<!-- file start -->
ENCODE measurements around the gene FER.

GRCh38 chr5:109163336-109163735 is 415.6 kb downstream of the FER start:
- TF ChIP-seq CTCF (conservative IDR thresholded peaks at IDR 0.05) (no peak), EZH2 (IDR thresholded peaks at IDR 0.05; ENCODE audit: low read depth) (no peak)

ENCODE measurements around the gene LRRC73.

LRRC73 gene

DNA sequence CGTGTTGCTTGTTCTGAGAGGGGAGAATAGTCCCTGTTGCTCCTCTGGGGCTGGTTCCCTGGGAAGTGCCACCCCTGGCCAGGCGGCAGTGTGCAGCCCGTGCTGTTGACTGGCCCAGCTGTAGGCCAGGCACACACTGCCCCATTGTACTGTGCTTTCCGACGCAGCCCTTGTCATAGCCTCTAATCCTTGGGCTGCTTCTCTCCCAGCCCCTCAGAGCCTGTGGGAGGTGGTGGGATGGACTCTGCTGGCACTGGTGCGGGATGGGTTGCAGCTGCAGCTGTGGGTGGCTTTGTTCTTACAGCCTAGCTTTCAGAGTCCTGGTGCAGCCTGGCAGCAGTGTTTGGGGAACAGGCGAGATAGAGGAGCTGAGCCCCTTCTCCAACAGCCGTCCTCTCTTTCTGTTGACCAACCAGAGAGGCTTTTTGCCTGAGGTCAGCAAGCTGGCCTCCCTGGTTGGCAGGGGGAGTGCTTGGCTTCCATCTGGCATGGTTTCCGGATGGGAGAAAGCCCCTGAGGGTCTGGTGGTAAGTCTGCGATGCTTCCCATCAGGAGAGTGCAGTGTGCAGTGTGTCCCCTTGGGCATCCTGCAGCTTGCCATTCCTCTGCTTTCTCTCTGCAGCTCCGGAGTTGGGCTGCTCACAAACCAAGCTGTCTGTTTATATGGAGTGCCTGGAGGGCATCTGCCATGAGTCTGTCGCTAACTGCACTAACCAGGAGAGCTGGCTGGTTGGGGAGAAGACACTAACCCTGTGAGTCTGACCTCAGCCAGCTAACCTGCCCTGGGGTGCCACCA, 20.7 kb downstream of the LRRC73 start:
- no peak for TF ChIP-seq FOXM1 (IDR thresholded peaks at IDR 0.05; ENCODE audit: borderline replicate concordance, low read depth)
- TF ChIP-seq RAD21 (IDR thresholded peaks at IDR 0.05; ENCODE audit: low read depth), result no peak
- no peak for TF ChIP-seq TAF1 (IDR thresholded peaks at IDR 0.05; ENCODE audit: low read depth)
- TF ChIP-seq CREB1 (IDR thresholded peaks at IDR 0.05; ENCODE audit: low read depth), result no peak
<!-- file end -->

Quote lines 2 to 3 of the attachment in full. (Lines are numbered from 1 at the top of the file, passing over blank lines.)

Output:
GRCh38 chr5:109163336-109163735 is 415.6 kb downstream of the FER start:
- TF ChIP-seq CTCF (conservative IDR thresholded peaks at IDR 0.05) (no peak), EZH2 (IDR thresholded peaks at IDR 0.05; ENCODE audit: low read depth) (no peak)